This weekend, 60 Minutes aired a report on the humanitarian catastrophe in Yemen. Unfortunately, U.S. involvement and complicity in that catastrophe went entirely unmentioned. Derek Davison comments:
But by far the most egregious part of the 60 Minutes coverage was its total failure to identify one key element of “all those involved,” namely the role that the United States and Britain have played in arming and sustaining the Saudi war effort. The United States has been intimately involved in the Saudi intervention in Yemen going back to the Obama administration, but Donald Trump, in his zeal for all things Saudi, has significantly intensified that involvement.
There hasn’t been much Western media coverage of the war on Yemen, and often when there are reports the role of the U.S. in helping to make the war possible is minimized or left out all together. There is now more and better Western media coverage of the war than there used to be, but the coalition’s Western patrons often escape notice even now.
Ignoring U.S. and British backing for the Saudi-led war on Yemen matters for a few reasons. For one, it presents an incomplete and therefore inaccurate account of what is happening and why, and that allows Western audiences to think that their governments have nothing to do with the terrible consequences of the war. If the American and British publics remain largely unaware of their governments’ responsibility for helping to create the world’s worst humanitarian crisis, they are unlikely to demand that their governments stop enabling the disaster. Ignoring their role also lets those governments off the hook for appalling policies, and that in turn ensures that there is much less international pressure on the coalition governments that are destroying Yemen. Absent sustained international pressure and criticism, the coalition governments are able to wreck and starve an entire country without paying much of a price.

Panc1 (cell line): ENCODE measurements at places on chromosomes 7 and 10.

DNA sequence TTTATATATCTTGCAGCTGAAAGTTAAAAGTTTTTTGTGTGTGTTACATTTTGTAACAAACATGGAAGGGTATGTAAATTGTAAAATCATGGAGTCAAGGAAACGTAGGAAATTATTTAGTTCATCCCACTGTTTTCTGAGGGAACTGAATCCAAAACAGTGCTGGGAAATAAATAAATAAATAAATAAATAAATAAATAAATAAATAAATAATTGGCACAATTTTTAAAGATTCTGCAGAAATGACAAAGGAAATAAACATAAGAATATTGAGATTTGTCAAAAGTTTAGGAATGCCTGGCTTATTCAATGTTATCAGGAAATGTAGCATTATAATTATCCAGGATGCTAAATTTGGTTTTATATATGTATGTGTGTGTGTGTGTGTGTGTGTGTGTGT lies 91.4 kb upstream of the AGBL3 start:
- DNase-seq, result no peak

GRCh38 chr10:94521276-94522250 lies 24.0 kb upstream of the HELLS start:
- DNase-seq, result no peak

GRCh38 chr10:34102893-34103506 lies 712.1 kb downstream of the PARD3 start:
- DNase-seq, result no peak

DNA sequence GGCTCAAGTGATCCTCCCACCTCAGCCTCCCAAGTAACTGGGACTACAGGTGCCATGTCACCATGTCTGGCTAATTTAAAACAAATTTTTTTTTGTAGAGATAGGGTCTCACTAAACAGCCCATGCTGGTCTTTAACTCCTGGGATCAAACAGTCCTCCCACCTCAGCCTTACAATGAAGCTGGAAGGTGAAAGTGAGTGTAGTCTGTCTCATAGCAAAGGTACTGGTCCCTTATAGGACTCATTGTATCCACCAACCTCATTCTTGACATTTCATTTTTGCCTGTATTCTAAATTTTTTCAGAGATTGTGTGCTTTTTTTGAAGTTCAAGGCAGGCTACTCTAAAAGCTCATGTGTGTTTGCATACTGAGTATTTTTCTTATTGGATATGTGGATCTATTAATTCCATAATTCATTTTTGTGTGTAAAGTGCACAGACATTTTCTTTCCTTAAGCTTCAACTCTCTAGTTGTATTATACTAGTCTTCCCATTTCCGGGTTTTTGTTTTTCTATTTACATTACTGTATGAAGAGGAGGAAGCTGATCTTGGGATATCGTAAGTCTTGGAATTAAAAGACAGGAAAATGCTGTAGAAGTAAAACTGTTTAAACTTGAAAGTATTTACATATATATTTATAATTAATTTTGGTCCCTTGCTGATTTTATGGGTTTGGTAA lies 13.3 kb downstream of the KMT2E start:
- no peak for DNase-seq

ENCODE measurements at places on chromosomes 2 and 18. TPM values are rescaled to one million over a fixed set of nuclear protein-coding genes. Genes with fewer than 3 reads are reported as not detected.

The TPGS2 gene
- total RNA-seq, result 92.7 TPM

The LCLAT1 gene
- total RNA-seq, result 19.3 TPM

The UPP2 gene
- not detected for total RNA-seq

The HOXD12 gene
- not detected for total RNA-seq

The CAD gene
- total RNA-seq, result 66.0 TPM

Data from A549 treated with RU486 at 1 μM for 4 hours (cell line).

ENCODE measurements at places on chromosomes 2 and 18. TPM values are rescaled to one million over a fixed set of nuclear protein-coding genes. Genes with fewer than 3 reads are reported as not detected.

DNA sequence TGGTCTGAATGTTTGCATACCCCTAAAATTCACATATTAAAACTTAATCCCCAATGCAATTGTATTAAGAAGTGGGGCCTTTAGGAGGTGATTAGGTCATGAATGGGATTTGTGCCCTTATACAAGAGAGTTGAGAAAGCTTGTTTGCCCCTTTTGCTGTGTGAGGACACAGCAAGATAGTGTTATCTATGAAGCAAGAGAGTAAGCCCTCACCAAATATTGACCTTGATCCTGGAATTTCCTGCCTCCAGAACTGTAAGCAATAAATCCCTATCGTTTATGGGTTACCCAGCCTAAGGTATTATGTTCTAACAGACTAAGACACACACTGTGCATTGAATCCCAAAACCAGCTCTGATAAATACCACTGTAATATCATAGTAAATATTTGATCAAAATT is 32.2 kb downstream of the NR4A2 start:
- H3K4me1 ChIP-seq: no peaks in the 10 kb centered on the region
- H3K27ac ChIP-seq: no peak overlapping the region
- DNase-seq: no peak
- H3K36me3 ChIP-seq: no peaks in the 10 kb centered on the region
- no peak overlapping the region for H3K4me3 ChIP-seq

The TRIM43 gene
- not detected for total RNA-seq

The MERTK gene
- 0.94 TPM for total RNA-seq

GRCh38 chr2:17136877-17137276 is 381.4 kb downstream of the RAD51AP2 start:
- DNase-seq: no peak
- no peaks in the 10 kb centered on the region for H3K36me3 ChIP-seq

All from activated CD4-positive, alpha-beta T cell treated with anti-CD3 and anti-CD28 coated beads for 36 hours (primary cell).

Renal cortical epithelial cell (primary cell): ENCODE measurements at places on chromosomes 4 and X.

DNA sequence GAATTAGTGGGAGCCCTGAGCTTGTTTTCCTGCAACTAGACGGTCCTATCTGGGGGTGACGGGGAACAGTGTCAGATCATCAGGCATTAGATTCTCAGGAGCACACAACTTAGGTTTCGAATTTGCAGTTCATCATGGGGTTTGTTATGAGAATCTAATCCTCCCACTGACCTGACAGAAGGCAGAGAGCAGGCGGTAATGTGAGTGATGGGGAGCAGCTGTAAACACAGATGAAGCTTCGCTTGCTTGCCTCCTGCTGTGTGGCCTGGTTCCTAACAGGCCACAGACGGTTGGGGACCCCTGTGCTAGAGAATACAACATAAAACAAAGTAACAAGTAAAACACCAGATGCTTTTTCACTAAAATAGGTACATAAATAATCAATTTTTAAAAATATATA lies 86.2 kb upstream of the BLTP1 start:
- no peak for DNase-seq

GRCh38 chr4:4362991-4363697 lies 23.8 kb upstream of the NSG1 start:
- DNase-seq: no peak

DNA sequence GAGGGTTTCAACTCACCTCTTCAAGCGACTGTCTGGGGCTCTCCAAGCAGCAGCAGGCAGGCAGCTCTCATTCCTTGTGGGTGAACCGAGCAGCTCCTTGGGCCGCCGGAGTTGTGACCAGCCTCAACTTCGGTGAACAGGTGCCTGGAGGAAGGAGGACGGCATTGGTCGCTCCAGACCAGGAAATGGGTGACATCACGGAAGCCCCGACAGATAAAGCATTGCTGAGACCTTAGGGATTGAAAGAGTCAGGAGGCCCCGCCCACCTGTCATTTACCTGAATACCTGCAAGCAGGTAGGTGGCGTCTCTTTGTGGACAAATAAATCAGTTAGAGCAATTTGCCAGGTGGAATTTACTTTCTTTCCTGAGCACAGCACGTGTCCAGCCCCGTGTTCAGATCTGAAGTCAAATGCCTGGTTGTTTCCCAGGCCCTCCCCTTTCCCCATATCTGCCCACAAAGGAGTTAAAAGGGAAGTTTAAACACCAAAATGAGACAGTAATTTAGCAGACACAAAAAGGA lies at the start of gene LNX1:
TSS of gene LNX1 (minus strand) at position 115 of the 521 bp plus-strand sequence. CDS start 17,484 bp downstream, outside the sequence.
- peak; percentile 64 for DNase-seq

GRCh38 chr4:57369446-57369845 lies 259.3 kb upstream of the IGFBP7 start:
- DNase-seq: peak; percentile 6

This Toronto Star report on the war touches on this point here:
Salisbury agrees that what happens in Yemen does not receive the same scrutiny of military actions elsewhere.
“The lesson the Saudis have learned is they can get away with a great deal when it comes to Yemen,” he says, on the phone from London. “They can really do things that if another country were doing it in another context there would be international outcry, there would be action at the Security Council level, but in this case that’s just not happening because of the value western and other states place on their relationship with Saudi Arabia [bold mine-DL].”
The lack of international pressure on the Saudi-led coalition is one more reason why the coalition and U.S. and other Western support for it should be under much more intense media scrutiny. Several major Western governments are deeply complicit in the destruction of Yemen, and that fact cries out to be exposed and broadcast far and wide as often as possible. Our government’s enabling of despotic regimes to attack their impoverished neighbor while causing the worst famine in decades ought to be a major scandal and a leading story every day, which makes the failure even to mention U.S. involvement in creating the disaster unfolding in Yemen an inexcusable omission.